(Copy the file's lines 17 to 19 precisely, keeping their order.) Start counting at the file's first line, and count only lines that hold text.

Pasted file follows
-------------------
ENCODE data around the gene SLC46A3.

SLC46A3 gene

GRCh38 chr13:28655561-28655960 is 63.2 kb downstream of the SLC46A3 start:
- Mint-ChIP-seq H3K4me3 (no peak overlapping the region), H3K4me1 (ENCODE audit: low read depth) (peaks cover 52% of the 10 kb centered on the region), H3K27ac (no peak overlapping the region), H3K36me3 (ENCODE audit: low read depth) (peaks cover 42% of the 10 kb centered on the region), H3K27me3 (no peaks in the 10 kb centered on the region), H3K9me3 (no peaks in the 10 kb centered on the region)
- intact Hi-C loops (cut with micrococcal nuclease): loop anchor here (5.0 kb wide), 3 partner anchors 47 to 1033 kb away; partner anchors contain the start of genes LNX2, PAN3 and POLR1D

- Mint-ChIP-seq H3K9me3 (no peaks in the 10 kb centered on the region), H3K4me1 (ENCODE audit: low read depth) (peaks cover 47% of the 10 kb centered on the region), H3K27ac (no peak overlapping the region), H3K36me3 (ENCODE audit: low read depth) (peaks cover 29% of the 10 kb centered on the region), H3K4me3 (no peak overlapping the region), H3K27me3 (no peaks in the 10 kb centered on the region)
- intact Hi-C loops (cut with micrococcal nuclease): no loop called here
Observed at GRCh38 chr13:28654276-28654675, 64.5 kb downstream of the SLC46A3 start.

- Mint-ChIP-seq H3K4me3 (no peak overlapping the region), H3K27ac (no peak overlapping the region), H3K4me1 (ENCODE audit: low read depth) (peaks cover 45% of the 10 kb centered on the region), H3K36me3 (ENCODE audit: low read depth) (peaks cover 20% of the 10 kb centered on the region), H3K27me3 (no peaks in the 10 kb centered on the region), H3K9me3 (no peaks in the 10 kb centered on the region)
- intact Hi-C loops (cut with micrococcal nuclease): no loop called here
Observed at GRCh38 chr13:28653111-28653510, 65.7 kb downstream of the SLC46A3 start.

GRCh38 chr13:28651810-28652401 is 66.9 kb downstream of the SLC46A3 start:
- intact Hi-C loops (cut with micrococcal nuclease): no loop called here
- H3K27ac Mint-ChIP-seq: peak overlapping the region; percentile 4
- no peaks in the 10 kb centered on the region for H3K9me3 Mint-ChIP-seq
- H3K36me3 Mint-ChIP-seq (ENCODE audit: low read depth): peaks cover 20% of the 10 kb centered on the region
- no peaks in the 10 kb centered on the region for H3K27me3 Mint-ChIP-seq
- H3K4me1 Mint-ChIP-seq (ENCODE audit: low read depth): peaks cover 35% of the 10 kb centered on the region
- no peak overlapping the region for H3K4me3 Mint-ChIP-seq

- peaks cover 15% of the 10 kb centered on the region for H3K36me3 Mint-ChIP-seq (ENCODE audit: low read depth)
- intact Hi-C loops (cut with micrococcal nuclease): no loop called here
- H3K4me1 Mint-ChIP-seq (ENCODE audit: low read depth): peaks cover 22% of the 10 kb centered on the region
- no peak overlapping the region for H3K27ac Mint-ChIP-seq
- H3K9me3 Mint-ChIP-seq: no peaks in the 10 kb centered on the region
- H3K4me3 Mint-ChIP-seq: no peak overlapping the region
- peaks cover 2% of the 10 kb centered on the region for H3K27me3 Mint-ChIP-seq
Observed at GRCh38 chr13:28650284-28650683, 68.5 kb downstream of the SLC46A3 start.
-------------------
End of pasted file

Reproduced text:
- no peaks in the 10 kb centered on the region for H3K27me3 Mint-ChIP-seq
- H3K4me1 Mint-ChIP-seq (ENCODE audit: low read depth): peaks cover 35% of the 10 kb centered on the region
- no peak overlapping the region for H3K4me3 Mint-ChIP-seq